A couple of laps later Norris pits from second. Hamilton sets the fastest lap two seconds faster than anyone, the undercut on Sainz worked.
Lap 38 pitstop for leader Verstappen. Sainz followed a lap later. Russell was again the only non-stopper in the top ten at that stage.
Lap 40 order VER-NOR-RUS-PIA-LEC-HAM-SAI-ALO-OCO-GAS. For good measure, Verstappen sets the fastest lap by a whopping two seconds, before turning the wick down again. The gap at the front is pegged at 15s.
Russell stalked by Piastri, one on old tyres the other on fresh ones, the McLaren sweeping past into third into Turn 1.
Perez did his out lap, and served his penalty before returning the Red Bull to the pits for a DNF, finally! Russell’s gamble, to do one less stop, under pressure.
Leclerc was next past the #63 Merc after a long battle. Russell is down to sixth with ageing rubber. Hamilton was now a couple of seconds adrift of his teammate.
On lap 49, to avoid more wheel banging Russell in fifth was told by the Merc pitwall to give Hamilton position, with Sainz bobbing and weaving behind them. Russell was not happy and said as much over the radio. Lap 50 Sainz was through.
Singapore is looking more and more like a blip in a remarkable season for the F1 World Champions, star driver and team, with the RB19 a tricky but fabulous piece of kit to drive, and no one drives it better than Max as his 12 wins this season prove. And THAT lap yesterday.
Playing clairvoyant, one can see Verstappen rushing off into the distance whether he has a good start or not, because he can win with that car from anywhere, and cruise into the distance for win his 13th win, with Sergio Perez carving his way upfield, with a podium possible with that car, as he proved at Monza not too long ago.
And thereafter Red Bull will do their usual raucous celebrations wearing “2023 F1 World Champs” T-shirts as they squirt champers all over the place and deservedly so.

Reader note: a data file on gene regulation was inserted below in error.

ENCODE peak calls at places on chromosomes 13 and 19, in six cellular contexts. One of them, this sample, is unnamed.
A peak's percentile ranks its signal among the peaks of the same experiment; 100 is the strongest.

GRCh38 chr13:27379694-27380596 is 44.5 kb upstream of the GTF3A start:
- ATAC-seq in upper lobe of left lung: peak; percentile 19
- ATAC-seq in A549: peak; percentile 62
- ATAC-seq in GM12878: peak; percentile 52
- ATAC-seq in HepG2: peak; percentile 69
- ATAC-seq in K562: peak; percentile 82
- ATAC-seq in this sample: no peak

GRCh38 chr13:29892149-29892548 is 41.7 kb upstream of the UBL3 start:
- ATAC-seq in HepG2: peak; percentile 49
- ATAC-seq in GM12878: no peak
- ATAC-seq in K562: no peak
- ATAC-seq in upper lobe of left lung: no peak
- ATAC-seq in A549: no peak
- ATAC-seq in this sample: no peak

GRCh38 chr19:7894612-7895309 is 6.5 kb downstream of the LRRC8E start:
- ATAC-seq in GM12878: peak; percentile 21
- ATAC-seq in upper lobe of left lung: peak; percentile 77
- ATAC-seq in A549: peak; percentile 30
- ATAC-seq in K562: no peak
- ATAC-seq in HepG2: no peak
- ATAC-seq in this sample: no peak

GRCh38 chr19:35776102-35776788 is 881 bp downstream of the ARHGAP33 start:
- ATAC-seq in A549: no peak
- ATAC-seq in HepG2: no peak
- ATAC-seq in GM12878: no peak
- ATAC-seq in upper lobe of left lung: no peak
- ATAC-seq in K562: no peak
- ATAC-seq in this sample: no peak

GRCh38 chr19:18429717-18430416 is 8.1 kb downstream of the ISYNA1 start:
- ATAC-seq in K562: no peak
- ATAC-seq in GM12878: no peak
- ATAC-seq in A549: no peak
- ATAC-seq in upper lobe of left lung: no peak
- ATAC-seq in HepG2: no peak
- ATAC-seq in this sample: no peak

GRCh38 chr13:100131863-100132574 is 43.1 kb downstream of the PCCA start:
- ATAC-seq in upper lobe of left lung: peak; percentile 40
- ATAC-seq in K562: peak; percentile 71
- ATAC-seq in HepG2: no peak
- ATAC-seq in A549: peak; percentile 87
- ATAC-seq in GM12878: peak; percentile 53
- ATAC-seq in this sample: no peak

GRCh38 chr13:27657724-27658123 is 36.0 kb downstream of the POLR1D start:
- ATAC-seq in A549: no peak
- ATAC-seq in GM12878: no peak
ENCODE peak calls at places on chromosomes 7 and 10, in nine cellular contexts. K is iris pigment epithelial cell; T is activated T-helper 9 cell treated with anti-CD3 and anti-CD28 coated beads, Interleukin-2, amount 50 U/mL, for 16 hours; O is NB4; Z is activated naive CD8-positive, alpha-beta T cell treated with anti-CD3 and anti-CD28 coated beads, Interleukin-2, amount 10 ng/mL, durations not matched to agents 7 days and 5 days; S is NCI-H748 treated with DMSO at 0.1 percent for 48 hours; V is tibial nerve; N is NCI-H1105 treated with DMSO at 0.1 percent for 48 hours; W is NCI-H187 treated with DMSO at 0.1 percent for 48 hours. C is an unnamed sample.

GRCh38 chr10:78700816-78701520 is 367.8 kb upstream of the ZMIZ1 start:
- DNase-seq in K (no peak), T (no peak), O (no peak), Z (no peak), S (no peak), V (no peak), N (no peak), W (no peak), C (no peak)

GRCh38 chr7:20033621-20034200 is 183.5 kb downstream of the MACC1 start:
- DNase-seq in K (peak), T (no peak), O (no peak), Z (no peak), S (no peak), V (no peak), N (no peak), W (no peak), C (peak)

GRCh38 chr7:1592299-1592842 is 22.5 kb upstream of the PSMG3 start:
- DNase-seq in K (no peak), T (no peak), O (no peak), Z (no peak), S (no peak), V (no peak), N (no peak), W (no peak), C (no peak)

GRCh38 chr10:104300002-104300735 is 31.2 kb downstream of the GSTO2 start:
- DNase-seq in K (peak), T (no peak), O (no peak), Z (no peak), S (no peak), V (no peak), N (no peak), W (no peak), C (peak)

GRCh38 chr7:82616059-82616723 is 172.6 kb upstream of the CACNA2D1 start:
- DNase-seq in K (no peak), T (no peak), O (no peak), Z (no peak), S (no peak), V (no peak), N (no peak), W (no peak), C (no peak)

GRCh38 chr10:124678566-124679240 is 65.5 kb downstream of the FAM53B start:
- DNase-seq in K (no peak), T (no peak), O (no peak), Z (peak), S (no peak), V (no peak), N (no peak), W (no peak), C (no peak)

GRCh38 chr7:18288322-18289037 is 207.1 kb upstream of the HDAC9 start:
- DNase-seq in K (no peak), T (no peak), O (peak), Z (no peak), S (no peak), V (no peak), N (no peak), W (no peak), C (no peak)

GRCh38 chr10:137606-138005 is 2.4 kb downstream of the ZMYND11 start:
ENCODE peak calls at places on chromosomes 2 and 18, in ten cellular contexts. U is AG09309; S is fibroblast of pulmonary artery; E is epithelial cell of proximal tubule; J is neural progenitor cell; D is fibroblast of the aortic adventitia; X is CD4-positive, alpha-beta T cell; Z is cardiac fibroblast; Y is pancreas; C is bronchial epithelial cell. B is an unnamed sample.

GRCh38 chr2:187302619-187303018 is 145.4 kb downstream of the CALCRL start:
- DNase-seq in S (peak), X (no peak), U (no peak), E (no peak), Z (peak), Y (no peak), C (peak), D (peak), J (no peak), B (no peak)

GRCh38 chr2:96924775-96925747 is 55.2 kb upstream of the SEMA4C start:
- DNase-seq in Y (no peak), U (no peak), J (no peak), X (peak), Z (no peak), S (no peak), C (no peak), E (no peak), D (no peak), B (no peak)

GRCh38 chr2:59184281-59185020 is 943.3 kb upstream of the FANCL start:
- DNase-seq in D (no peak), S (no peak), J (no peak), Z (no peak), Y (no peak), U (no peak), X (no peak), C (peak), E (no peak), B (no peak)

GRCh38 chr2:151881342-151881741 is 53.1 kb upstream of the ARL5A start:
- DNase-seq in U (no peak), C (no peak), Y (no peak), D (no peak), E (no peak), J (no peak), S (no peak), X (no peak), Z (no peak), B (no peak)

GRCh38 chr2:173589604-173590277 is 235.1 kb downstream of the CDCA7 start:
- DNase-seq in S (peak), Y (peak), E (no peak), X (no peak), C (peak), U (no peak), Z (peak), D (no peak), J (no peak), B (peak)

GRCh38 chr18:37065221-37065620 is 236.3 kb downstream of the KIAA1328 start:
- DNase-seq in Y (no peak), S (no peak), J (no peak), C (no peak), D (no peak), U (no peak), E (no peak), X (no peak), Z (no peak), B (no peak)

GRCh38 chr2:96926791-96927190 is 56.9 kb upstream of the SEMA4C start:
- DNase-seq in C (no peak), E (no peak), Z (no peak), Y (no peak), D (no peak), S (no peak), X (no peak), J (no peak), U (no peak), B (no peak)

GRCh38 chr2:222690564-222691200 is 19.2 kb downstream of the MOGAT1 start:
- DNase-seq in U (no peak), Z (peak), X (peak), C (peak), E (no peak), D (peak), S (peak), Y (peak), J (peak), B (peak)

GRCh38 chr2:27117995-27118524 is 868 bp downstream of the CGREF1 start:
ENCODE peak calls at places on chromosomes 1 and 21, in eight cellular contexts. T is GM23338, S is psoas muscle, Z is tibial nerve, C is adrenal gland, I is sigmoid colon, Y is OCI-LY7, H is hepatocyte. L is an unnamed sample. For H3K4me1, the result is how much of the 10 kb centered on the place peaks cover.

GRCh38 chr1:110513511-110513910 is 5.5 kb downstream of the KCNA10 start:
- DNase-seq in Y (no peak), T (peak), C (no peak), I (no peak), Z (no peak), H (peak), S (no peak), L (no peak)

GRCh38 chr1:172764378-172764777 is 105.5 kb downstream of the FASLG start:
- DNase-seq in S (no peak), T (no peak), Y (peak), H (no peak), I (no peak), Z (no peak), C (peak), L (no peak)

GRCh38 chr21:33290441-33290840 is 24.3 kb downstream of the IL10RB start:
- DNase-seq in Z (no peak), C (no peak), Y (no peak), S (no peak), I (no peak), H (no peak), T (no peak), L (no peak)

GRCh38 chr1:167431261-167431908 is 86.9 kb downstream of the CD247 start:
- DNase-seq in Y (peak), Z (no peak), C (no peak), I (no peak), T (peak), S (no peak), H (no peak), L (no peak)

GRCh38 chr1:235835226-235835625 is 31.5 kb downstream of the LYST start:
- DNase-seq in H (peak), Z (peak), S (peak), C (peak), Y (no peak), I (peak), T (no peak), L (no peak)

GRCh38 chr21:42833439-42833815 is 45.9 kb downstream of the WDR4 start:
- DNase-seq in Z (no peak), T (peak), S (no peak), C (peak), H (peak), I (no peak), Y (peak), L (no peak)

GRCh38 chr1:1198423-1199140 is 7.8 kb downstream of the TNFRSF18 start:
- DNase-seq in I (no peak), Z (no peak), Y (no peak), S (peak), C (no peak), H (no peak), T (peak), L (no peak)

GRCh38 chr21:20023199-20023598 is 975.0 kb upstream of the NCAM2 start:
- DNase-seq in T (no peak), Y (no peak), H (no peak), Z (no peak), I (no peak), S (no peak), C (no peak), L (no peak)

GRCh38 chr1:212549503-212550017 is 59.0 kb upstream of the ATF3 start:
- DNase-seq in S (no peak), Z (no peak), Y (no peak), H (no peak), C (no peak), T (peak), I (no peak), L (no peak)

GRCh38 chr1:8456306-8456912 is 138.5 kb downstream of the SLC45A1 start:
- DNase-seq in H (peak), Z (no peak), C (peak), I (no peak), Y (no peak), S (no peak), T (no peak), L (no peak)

Who can realistically stop them in Japan today? No one. But if you are forced to hazard a guess: McLaren are in it to win it finally. With the incredible Oscar Piastri starting on the front row for the first time, with Lando Norris lining up in third behind Max, it’s one against two. Maybe them?
If the two play cleverly, they could cause a surprise. Provided they catch a sniff of the #1 car. To start with a double-pronged attack off the line would be nifty, presuming Max fiddles during his launch phase (perhaps the only tiny chink in his armour) because beating the #1 Red Bull into that famous Turn 1 will be key to having a chance in the race.
That is likely to be Piastri’s goal, with the bonus being Norris sneaking by into second. A one-two McLaren dictating the pace at the front may be a wish too far for neutrals wanting a race like the one we had last Sunday at Marina Bay. Nothing wrong with wishful thinking.
Beyond McLaren, who have really upped their game since this batch of upgrades broke cover. Both cars now with them bolted are second in the pecking order at Suzuka, and not too far off the one Red Bull, yet well off Max.
Can Lando and Oscar beat Max today at Suzuka?
A double podium today for Zak Brown’s team, run by Andrea Stella, will be a just reward for the Woking folk who have turned their season around and returned the famous team back to front-runner status. The top step will be a fairytale for either of the McLaren lads, amid Verstappen’s fables.
Fresh from their first win of the season, Ferrari were not the force they were in Singapore. Nevertheless, a more subdued Ferrari was still good enough for fourth on the grid for Charles Leclerc with Singapore winner Carlos Sainz in sixth. Podium possible. Win unlikely.
Also off the boil, considering they were Mercedes, victory contenders a week ago but this weekend they struggled. Lewis Hamilton was the best of the Mercedes pair but down in P7 with George Russell in P8, a second off the pace in Q3 when all firepower is on the table.